The other major issue is related to the optimization of compact optical design in a reflective AOSLO system. The design must avoid spurious reflections of lenses, which can be comparable to the light scattered back from the retina, even if the lenses are appropriately coated with an antireflection treatment. For practical purposes, off-axis spherical mirrors were used rather than lenses in this AOSLO system. However, the off-axis reflective implementation for scanning and imaging resulted in increased spherical aberrations and naturally introduced off-axis aberrations such as astigmatism and coma. To keep a finite conjugate setting of minimizing the off-axis aberrations, spherical mirrors with long focal lengths (traditionally more than 1000 mm) can be employed to reduce off-axis angles, but this will increase the overall size of the system. In the current implementation, we folded spherical mirrors in a nonplanar configuration to minimize off-axis aberrations. By alternating the angle of the reflection of the beam of spherical mirrors M5 and M6 from the horizontal to vertical direction, the astigmatism aberrations were minimized. The compact optical design achieved a diffraction-limited performance for a vergence range of 10D (three different vergences for 5D, 0D, and +5D) over a 3  deg×3  deg FOV. Our AOSLO system has the capability of observing individual photoreceptor cells not only in healthy subjects but also in patients suffering from RP. AOSLO images of the diseased retina have much higher resolutions than those captured by the commercial AO-fundus camera, and AOSLO can produce much more accurate imaging of the photoreceptor mosaic.

Although this design allowed bimorph DM-based AOSLO to be implemented for a clinical prototype setting and successfully performed imaging for individual retina, the design has some limitations. For practical purposes, we developed a bimorph DM with an aperture of 20 mm to optimize the optical design of the AOSLO, which constrained the focal length of spherical mirrors. In addition, the requirement of pupil diameter larger than 6  mm might not always be possible in some patients. In one of our previous experiments, an elder subject had a usable pupil diameter of 4 to 5 mm because of age-related miosis and failed to be imaged with AO correction of ocular aberrations. Actually, the AOSLO imaging is very likely to fail, once the shape of pupil is abnormal (affected by injury or innate); in such situation, the wavefront cannot be measured accurately over the entire pupil. It would be useful to minimize these problems as much as possible. Therefore, in future studies, we plan to develop a bimorph DM with higher strokes of up to 100  μm and smaller aperture size of 10  mm, allowing a smaller pupil of 4  mm to be used to image for a wider clinical applicability of this instrument. In addition, an HSWS will be designed to achieve more accurate wavefront measurements, which is particularly good for abnormal pupils or artificial lens that is inserted after cataract surgery. We also plan to produce a much more compact system design where more mirrors will not be confined to a single plane.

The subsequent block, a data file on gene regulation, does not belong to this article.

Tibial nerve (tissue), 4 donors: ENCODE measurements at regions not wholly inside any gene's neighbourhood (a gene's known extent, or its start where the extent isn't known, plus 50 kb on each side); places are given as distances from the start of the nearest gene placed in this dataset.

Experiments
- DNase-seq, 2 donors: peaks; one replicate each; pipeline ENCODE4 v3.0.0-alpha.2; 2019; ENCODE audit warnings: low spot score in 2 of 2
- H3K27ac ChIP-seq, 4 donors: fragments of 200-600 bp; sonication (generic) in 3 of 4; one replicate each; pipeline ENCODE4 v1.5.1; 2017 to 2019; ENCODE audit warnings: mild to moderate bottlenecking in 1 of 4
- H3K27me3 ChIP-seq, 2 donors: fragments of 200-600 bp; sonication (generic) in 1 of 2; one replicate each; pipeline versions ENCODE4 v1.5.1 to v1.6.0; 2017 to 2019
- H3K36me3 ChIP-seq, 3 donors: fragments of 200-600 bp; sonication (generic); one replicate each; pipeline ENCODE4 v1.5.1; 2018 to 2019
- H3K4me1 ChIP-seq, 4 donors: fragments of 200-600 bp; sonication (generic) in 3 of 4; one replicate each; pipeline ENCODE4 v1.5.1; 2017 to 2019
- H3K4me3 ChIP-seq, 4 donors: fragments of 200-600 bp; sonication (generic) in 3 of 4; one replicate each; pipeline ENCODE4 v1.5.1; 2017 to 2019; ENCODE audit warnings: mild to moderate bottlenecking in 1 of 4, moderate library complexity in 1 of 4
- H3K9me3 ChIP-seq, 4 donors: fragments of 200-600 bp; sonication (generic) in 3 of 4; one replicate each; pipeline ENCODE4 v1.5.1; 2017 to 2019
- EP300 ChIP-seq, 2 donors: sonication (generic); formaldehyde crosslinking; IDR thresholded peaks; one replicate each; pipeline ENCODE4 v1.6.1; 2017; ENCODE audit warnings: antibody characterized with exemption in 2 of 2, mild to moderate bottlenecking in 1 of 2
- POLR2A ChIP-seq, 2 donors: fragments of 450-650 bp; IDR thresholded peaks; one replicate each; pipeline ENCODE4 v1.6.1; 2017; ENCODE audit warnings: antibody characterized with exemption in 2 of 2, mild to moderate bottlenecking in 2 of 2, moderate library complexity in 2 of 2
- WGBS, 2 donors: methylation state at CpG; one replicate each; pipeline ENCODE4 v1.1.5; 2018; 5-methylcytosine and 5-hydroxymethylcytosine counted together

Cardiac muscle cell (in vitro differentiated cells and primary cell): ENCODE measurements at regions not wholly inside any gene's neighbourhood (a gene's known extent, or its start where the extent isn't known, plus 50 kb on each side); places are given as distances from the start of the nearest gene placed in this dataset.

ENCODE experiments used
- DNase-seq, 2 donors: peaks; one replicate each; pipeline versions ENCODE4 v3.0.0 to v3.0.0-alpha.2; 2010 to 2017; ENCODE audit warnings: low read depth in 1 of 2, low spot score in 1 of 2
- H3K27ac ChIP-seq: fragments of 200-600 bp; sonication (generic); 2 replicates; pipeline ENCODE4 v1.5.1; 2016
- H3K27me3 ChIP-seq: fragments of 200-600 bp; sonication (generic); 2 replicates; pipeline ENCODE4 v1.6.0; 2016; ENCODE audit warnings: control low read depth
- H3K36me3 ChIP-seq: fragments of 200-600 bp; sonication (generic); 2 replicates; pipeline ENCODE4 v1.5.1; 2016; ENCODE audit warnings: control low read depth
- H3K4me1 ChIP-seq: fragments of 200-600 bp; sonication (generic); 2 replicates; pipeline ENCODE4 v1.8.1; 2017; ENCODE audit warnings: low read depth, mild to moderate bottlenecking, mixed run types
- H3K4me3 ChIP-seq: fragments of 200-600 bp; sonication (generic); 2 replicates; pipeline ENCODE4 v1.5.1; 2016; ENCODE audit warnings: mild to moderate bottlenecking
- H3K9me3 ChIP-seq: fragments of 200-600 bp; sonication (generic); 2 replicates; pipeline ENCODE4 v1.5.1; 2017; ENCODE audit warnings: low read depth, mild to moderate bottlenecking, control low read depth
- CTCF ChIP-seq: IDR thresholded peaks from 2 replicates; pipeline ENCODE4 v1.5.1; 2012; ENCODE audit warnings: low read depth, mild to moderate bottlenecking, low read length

It is clear that almost all AOSLO systems achieve very good imaging of both healthy and diseased human retina, benefitting from the AO correction of aberrations. However, it is rather hard to measure the improvements in AOSLO imaging. In an imaging system, the image resolution is governed by the optical modulation transfer function, and typically the Rayleigh criterion is preferred for an estimate of resolution.49 In a conventional microscope with a high Strehl ratio and low noise, it is reasonable to expect it to be able to perform better than the Rayleigh criterion. In the AOSLO system, the real resolution still depends on the signal-to-noise ratio, although the confocal diffraction limit can reach rconfocal=0.88λf/D, which is approximately 1.4× better than the Rayleigh criterion, by using an ideal confocal pinhole. However, the confocal resolution requires a very small confocal pinhole conjugate to the retina by collecting light backscattered only from the plane of focus while minimizing light multiply scattered from out of the plane of focus. In Table 1, we compared the resolution performances under different conditions, and we can conclude that the estimated resolutions in most subjects were able to achieve close to or even better than the Rayleigh criterion. To obtain higher signal intensity and image brightness, the pinhole size we used was 50  μm, which was 1.44 times the size of the Airy disk diameter; this resulted in better signal throughput while sacrificing some resolution. Therefore, the current AOSLO system did not achieve the confocal diffraction-limit resolution due to many constraints. The most important issue to be addressed in future work is that the AO correction still needs to be improved to reach the confocal diffraction-limited retinal imaging with a Strehl ratio value of λ/21.

Table 1

Resolution comparisons between Rayleigh criteria, confocal diffraction-limit, and estimated resolution with human eyes.

UnitAOSLOAO-fundus camera
Healthy subjectRP subjectRP subject
Wavelength (λ)nm670670850
Pupil size (D)mm6.846.626.62
Rayleigh resolution rRayleigh=1.22λf/Dcycle/deg145141112
μm2.032.102.66
Confocal resolution rconfocal=0.88λf/Dcycle/deg200196
μm1.471.51
Estimated resolution with human eyescycle/deg14014595
μm2.122.053.12
Note: In the current AOSLO imaging, human eye has a focal length of 17 mm, and the confocal pinhole size is Φ50  μm. Note that the healthy and RP subjects are the same as before in this article.